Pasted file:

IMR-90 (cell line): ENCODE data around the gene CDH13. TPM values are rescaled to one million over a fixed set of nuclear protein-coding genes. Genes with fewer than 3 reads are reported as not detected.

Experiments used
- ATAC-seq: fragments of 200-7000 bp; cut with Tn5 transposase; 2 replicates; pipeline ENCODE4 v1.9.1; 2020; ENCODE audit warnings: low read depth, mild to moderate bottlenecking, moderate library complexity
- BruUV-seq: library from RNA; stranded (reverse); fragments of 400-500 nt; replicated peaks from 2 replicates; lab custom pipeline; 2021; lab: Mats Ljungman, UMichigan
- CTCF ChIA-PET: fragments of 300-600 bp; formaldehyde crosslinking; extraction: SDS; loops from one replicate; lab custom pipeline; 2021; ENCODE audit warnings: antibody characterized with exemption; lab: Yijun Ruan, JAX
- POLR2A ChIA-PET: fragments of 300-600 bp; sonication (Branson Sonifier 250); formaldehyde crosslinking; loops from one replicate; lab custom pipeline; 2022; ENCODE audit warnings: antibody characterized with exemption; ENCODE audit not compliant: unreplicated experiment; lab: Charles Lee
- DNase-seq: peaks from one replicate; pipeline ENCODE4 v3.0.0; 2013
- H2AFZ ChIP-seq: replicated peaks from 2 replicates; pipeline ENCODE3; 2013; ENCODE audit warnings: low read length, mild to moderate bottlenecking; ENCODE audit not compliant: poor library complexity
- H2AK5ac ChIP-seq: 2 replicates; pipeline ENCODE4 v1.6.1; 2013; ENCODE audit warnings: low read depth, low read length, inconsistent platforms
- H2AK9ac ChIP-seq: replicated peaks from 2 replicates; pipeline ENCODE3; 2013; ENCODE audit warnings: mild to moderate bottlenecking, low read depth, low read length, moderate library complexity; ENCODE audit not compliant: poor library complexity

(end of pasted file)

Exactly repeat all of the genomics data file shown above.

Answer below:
IMR-90 (cell line): ENCODE data around the gene CDH13. TPM values are rescaled to one million over a fixed set of nuclear protein-coding genes. Genes with fewer than 3 reads are reported as not detected.

Experiments used
- ATAC-seq: fragments of 200-7000 bp; cut with Tn5 transposase; 2 replicates; pipeline ENCODE4 v1.9.1; 2020; ENCODE audit warnings: low read depth, mild to moderate bottlenecking, moderate library complexity
- BruUV-seq: library from RNA; stranded (reverse); fragments of 400-500 nt; replicated peaks from 2 replicates; lab custom pipeline; 2021; lab: Mats Ljungman, UMichigan
- CTCF ChIA-PET: fragments of 300-600 bp; formaldehyde crosslinking; extraction: SDS; loops from one replicate; lab custom pipeline; 2021; ENCODE audit warnings: antibody characterized with exemption; lab: Yijun Ruan, JAX
- POLR2A ChIA-PET: fragments of 300-600 bp; sonication (Branson Sonifier 250); formaldehyde crosslinking; loops from one replicate; lab custom pipeline; 2022; ENCODE audit warnings: antibody characterized with exemption; ENCODE audit not compliant: unreplicated experiment; lab: Charles Lee
- DNase-seq: peaks from one replicate; pipeline ENCODE4 v3.0.0; 2013
- H2AFZ ChIP-seq: replicated peaks from 2 replicates; pipeline ENCODE3; 2013; ENCODE audit warnings: low read length, mild to moderate bottlenecking; ENCODE audit not compliant: poor library complexity
- H2AK5ac ChIP-seq: 2 replicates; pipeline ENCODE4 v1.6.1; 2013; ENCODE audit warnings: low read depth, low read length, inconsistent platforms
- H2AK9ac ChIP-seq: replicated peaks from 2 replicates; pipeline ENCODE3; 2013; ENCODE audit warnings: mild to moderate bottlenecking, low read depth, low read length, moderate library complexity; ENCODE audit not compliant: poor library complexity